Bridesmaids (2011) Movie Review

[Edit: Check out my post “10 Questions on Gender and Bridesmaids” here.]

Bridesmaids was the female-friendly straight-up comedy Sex And The City should have been. It was raunchy, real, and drew from a well of honest human emotions.

Let’s be clear. Despite promotional hype, Bridesmaids is not a female version of The Hangover. It also isn’t a bland Katherine Heigl romantic comedy. Bridesmaids is a smart, emotionally sound character study embedded in the taffeta and silk confines of a traditional wedding comedy.

The script, co-written by Wiig and Annie Mumolo was effortlessly funny, if a little scattered at moments. Paul Feig‘s direction was top-notch–save a few scenes. However, the bulk of the accolades for this movie have to go to star-on-the-rise, Kristin Wiig. She played nearly every scene pitch perfect, and wrung out every snappy comeback or quirky facial expression with limitless amounts of energy. We already knew that Wiig had good comic timing, but her work in Bridesmaids proves her ability to nail dramatic scenes as well.

Wiig stars as Annie, the maid of honor for childhood best friend, Lilian (Maya Rudolph). Annie quickly finds competition in Lilian’s new friend, Helen (Rose Byrne). Hijinks ensue as the two battle for Lilian’s affections, while Annie’s already dreary life disintegrates further. Along the way, we meet the rest of the bridesmaids, whose  scenes only left me wanting more.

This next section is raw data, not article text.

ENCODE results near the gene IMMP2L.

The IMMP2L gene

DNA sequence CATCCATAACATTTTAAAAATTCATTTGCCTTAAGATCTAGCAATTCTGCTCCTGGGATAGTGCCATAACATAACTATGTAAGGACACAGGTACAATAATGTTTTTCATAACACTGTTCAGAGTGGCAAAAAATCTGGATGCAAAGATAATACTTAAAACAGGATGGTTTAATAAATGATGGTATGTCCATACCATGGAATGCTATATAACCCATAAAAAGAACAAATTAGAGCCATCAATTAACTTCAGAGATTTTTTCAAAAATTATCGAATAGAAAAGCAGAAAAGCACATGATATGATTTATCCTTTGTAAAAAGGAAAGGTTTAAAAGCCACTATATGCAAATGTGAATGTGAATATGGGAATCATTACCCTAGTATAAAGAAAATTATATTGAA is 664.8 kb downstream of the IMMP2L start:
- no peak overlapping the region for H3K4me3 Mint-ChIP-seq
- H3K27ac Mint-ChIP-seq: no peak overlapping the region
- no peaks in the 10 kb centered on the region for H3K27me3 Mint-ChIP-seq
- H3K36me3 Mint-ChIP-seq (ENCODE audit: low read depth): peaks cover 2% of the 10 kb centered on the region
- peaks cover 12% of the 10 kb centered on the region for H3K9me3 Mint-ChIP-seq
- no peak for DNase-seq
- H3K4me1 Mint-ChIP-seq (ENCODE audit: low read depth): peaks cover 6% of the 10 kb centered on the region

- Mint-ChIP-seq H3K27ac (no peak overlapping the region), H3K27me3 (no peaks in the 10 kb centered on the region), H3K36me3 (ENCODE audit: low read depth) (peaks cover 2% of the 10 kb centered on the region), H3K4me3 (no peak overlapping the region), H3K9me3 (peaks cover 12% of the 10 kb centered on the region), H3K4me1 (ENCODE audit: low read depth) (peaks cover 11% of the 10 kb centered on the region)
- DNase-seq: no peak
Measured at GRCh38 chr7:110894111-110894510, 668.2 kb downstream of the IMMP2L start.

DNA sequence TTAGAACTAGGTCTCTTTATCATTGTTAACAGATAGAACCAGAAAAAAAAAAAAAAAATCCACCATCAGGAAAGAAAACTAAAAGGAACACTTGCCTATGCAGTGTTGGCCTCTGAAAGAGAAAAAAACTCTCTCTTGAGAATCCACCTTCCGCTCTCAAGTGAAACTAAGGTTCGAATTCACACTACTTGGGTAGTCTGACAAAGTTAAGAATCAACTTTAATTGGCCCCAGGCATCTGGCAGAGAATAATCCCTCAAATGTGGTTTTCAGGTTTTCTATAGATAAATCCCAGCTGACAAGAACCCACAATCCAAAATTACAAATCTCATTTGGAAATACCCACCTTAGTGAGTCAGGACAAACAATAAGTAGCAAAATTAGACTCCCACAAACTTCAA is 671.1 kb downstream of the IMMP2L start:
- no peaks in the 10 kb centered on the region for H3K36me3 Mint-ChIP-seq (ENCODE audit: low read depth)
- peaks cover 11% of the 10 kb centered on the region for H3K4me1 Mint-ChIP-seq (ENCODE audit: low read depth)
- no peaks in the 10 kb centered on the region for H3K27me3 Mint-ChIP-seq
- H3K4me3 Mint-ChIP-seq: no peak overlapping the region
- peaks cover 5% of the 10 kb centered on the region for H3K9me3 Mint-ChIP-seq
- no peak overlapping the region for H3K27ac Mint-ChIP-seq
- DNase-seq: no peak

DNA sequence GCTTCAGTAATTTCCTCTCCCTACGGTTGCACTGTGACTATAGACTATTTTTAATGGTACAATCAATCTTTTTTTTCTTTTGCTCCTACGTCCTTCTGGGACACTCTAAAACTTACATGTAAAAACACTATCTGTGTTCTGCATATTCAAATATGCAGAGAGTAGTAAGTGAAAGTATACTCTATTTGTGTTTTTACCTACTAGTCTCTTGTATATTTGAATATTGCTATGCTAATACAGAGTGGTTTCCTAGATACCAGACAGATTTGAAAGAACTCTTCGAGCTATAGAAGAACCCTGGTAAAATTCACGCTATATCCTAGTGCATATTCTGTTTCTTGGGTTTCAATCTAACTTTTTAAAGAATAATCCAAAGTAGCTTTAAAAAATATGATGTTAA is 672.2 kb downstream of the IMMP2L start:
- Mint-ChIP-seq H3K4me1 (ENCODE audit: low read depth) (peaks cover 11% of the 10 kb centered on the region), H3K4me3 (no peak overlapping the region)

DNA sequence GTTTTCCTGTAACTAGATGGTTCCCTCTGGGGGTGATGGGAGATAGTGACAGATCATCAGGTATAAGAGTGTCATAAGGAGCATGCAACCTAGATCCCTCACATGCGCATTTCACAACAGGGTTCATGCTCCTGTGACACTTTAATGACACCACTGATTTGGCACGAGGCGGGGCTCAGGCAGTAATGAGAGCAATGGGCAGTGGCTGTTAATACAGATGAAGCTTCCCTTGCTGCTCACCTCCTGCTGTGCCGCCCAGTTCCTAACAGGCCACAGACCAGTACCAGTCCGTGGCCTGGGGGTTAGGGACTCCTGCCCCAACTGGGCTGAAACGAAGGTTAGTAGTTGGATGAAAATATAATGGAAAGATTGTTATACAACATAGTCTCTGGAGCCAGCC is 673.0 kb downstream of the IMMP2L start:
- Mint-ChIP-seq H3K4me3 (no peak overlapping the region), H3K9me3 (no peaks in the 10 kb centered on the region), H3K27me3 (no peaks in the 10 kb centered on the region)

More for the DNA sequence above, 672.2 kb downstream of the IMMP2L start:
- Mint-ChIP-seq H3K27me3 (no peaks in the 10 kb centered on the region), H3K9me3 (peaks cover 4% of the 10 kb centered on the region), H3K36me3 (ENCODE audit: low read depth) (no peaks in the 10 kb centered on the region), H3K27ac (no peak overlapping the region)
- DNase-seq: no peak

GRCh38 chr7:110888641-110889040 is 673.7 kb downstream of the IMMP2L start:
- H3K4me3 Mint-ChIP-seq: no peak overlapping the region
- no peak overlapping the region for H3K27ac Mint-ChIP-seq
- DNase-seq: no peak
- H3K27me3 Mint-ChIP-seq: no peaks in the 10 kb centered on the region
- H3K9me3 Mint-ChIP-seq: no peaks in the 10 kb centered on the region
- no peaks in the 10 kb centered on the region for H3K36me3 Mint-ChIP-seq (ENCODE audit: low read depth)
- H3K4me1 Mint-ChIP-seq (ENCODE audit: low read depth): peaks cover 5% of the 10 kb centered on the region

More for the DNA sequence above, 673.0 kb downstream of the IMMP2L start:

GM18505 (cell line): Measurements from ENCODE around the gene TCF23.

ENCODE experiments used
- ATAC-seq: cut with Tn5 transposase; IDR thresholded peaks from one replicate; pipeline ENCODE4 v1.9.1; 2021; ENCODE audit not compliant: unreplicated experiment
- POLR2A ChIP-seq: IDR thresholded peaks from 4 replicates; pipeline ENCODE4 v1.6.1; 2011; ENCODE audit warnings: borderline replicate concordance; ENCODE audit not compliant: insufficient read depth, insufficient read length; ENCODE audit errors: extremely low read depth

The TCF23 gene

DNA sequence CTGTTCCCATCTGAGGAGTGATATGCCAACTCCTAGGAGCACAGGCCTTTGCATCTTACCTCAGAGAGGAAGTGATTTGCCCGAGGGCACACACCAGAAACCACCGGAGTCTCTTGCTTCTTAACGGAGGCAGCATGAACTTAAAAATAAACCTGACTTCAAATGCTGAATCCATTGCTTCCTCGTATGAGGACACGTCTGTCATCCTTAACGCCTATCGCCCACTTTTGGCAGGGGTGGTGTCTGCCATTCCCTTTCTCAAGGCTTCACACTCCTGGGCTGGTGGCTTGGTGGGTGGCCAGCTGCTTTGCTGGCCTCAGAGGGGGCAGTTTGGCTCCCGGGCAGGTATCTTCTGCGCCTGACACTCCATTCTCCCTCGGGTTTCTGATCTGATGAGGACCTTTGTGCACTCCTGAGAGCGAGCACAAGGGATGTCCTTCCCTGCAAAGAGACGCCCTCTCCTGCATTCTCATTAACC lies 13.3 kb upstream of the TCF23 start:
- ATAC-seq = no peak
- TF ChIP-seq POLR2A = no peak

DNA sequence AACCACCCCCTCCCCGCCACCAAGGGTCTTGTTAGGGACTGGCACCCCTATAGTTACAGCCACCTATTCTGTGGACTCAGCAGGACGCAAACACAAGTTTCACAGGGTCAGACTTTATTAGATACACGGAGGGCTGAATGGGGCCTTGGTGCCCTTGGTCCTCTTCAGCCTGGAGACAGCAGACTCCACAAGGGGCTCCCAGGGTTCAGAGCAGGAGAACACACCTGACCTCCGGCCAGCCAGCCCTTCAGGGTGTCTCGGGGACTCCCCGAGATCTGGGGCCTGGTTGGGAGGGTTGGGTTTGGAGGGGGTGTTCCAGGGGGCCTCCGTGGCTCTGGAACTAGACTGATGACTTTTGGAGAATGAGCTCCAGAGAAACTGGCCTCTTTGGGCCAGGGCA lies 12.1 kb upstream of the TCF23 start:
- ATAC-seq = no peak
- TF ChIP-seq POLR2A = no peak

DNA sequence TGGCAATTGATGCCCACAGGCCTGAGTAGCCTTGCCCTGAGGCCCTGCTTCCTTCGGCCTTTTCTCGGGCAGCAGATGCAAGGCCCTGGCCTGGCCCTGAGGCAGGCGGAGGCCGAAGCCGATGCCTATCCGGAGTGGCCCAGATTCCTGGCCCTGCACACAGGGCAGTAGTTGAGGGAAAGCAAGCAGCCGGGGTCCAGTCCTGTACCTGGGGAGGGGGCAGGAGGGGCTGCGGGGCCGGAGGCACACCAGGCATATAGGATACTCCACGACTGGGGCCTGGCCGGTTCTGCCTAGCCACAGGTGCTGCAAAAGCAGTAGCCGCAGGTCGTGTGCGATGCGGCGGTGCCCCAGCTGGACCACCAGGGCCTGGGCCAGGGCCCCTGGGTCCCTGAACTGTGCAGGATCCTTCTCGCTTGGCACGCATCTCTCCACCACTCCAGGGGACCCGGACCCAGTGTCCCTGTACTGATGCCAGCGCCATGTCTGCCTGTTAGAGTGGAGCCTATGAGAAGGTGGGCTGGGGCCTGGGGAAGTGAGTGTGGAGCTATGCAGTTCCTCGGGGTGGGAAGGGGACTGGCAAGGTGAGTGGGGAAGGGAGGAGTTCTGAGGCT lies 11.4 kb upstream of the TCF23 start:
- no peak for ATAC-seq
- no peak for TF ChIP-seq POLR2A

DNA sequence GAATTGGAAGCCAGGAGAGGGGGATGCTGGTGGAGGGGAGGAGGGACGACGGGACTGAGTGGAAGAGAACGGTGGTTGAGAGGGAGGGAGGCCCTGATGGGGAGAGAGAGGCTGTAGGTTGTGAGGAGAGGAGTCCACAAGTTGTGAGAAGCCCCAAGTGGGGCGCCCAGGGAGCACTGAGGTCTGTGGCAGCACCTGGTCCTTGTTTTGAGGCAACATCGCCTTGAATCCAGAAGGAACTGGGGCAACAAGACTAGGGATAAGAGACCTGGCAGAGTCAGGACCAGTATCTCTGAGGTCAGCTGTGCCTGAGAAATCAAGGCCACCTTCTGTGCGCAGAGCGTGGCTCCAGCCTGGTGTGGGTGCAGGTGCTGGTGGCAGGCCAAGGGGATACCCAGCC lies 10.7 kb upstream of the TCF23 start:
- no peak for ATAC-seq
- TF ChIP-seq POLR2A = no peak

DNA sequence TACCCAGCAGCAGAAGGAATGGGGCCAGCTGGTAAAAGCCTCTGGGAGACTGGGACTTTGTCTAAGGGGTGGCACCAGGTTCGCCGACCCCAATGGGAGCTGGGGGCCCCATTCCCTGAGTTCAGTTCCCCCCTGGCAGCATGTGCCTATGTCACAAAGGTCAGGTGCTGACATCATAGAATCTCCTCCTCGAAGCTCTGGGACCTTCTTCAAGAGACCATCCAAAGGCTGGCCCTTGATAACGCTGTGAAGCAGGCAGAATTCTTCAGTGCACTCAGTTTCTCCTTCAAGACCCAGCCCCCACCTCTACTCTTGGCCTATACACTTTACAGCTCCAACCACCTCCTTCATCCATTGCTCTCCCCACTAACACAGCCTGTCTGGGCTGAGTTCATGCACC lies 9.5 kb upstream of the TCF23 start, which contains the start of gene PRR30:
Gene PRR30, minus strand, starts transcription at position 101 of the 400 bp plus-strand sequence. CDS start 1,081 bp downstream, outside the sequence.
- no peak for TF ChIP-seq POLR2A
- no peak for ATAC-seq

There was one ensemble scene which I would have preferred not to have watched, but over-the-top toilet humor generally strikes me as unnecessary. Other than that, the interplay between the women was wonderful. In particular, Mike and Molly star Melissa McCarthy shines as the very funny and surprisingly endearing Megan, in a role which was both gross-out comic relief and inspirational Wise Woman.

The few scenes that didn’t quite ring with the same aplomb as the rest of the movie occurred mostly in the first act. Rudolph and Wiig have excellent chemistry and were believable best friends. However, Rudolph‘s character came off  as a bland straight woman in much of the first half of the film, while Wiig‘s character was alternately too big (the jewelery store scenes ran like SNL skits) and too passive (scenes with the odd brother/sister roommates).

Luckily, these issues subsided as the rest of the bridesmaids were introduced. I love that the film teased a hilarious, accident-filled romp through Vegas–just like The Hangover and so many male-oriented comedies–but ultimately stayed mostly in the confines of Milwaukee. Furthermore, while the ensemble cast had very funny moments, the bulk of the film focused on the deconstruction of Wiig‘s character, her problems, and her eventual journey from self-pity to proactive self-awareness.

In future generations, when film students write papers analyzing the importance of the “colonial woman” on the plane to Vegas, reams of paper will be dedicated to understanding the influence of Bridesmaids on changing the gendered culture of millennial movie-making.

But Bridesmaids isn’t a film about women, really. Bridesmaids is a film about one woman, and that makes an enormous difference.


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